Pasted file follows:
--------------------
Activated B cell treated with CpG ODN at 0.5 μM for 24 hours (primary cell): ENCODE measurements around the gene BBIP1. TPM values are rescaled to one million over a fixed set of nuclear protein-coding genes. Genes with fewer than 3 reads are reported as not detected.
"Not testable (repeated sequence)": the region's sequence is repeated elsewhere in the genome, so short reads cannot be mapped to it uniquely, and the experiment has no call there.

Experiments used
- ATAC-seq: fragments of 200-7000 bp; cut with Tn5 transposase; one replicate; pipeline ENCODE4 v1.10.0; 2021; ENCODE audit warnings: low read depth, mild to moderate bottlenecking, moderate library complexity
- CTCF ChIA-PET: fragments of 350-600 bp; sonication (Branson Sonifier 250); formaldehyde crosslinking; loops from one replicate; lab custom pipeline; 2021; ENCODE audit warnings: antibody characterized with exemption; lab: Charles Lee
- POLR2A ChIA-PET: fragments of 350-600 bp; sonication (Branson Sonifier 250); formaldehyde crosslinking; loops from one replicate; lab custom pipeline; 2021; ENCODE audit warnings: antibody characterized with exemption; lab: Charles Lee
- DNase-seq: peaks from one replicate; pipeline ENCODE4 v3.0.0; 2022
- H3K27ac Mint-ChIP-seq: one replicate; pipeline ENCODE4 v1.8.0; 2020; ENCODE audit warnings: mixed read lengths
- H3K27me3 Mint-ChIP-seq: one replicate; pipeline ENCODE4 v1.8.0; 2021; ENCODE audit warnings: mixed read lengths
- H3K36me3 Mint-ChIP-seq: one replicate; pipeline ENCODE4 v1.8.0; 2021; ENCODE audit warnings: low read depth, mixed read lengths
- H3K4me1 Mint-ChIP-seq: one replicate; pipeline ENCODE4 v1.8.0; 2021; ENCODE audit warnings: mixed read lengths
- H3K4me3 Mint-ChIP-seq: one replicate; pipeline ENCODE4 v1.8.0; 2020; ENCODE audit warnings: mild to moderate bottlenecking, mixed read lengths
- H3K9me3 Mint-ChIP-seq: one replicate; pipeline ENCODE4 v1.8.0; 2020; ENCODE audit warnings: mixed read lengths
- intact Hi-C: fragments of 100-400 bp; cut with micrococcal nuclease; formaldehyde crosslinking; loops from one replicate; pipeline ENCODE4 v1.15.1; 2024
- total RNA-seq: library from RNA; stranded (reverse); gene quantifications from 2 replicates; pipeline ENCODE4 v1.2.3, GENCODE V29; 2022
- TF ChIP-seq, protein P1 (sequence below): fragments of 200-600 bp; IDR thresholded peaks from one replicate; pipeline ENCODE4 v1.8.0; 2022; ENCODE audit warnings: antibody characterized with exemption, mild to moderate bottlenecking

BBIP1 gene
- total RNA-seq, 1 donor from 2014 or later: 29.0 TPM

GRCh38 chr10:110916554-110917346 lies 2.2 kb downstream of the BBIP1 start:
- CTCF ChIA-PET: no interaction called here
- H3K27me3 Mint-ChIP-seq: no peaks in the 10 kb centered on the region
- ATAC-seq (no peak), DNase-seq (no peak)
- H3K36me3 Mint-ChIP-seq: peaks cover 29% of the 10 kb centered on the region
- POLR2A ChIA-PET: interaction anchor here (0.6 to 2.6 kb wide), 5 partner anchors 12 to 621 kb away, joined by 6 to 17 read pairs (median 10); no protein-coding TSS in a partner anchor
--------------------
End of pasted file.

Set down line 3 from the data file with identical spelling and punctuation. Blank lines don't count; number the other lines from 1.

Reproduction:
Experiments used